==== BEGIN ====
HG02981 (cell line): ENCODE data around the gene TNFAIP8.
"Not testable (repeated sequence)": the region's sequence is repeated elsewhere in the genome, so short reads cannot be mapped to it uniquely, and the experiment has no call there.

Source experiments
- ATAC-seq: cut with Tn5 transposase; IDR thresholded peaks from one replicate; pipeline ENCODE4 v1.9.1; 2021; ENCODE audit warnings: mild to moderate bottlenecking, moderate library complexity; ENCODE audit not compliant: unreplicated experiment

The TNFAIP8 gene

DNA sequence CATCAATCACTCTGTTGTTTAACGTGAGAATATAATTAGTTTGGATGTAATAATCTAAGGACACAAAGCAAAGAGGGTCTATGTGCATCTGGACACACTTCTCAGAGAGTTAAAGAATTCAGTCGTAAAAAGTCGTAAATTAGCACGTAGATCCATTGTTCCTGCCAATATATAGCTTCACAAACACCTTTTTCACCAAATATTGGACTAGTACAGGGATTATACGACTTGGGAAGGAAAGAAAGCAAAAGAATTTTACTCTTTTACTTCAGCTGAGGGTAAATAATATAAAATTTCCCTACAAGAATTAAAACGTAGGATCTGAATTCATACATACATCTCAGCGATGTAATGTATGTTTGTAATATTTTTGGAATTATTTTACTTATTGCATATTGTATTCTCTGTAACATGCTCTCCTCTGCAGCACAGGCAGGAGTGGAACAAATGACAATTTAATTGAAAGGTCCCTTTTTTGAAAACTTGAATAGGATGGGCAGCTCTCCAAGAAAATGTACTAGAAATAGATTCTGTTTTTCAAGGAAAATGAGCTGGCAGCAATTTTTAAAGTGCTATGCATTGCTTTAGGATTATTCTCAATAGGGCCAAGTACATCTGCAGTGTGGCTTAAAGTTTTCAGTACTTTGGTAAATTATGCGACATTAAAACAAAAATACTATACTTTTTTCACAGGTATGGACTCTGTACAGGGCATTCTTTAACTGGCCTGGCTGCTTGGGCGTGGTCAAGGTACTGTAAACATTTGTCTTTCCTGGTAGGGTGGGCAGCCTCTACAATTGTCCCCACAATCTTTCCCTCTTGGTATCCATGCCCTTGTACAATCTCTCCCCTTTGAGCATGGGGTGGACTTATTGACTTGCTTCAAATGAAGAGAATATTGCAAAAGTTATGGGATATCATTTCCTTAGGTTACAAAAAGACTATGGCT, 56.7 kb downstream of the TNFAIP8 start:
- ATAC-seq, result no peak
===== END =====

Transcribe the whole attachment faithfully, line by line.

HG02981 (cell line): ENCODE data around the gene TNFAIP8.
"Not testable (repeated sequence)": the region's sequence is repeated elsewhere in the genome, so short reads cannot be mapped to it uniquely, and the experiment has no call there.

Source experiments
- ATAC-seq: cut with Tn5 transposase; IDR thresholded peaks from one replicate; pipeline ENCODE4 v1.9.1; 2021; ENCODE audit warnings: mild to moderate bottlenecking, moderate library complexity; ENCODE audit not compliant: unreplicated experiment

The TNFAIP8 gene

DNA sequence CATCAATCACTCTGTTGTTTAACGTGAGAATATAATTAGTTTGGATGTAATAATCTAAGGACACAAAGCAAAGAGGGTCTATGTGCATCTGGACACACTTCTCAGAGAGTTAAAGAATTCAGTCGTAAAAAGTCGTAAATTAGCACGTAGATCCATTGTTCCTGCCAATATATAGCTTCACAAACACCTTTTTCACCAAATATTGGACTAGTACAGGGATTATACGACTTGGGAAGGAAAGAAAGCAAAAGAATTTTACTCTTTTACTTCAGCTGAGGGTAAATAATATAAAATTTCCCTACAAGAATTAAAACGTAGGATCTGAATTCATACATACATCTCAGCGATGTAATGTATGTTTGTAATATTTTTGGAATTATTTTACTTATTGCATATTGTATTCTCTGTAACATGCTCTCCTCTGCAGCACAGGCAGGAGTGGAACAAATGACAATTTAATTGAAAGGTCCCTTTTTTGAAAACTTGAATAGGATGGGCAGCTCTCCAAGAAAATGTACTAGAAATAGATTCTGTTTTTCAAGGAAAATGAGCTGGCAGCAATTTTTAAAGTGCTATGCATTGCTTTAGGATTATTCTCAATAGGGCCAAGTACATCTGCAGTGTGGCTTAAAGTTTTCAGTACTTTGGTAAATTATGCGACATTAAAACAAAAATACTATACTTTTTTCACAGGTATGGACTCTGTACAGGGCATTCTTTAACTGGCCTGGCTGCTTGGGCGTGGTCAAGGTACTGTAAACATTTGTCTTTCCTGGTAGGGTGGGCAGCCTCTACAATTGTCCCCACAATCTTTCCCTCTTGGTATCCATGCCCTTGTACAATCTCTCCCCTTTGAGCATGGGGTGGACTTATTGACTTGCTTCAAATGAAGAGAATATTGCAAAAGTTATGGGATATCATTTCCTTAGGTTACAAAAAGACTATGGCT, 56.7 kb downstream of the TNFAIP8 start:
- ATAC-seq, result no peak